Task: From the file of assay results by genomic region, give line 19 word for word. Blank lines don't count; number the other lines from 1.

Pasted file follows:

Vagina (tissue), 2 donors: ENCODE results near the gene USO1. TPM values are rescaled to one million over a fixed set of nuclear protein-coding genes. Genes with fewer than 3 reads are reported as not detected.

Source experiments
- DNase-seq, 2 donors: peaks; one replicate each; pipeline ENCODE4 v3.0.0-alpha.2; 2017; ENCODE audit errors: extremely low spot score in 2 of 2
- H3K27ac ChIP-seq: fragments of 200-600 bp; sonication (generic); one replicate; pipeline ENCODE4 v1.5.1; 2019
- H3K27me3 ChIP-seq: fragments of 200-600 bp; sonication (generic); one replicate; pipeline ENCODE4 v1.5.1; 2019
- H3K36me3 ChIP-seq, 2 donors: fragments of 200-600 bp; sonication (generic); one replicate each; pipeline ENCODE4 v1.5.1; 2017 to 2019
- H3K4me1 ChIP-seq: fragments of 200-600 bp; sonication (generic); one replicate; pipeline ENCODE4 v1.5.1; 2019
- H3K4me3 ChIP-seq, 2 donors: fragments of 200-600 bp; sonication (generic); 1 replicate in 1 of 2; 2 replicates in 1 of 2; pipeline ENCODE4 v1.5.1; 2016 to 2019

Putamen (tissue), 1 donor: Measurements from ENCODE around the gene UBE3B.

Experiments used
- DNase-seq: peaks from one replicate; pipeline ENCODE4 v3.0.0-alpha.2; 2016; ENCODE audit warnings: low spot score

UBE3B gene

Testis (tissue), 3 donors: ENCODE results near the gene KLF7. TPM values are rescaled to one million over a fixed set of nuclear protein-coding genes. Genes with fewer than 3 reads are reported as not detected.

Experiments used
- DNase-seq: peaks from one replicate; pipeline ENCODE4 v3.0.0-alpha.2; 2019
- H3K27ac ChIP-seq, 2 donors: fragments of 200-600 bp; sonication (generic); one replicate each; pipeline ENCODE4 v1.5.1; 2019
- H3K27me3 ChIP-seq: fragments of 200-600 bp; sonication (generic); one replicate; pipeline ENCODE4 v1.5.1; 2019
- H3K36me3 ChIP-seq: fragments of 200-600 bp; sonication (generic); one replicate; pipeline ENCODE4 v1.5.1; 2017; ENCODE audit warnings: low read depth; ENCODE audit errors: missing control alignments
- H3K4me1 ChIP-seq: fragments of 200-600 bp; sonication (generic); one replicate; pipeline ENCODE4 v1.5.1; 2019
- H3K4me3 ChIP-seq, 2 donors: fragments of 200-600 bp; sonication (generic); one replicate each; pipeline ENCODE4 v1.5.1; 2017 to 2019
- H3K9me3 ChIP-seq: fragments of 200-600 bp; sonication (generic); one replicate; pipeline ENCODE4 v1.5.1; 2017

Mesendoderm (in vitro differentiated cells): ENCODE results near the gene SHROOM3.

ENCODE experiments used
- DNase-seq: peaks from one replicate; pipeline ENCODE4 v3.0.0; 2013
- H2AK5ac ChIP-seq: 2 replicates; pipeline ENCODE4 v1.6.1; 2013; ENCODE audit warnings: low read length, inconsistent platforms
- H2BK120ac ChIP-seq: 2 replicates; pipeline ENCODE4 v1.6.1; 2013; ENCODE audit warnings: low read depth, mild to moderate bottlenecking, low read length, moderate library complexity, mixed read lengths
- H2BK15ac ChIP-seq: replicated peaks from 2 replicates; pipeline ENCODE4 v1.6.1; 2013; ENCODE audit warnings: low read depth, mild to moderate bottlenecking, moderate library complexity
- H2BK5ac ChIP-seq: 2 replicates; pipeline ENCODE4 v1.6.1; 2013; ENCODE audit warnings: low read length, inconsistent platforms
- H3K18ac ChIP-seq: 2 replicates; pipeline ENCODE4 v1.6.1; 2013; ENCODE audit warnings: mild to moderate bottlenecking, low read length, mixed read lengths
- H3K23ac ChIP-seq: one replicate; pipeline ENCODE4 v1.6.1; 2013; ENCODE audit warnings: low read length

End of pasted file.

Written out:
- H3K4me1 ChIP-seq: fragments of 200-600 bp; sonication (generic); one replicate; pipeline ENCODE4 v1.5.1; 2019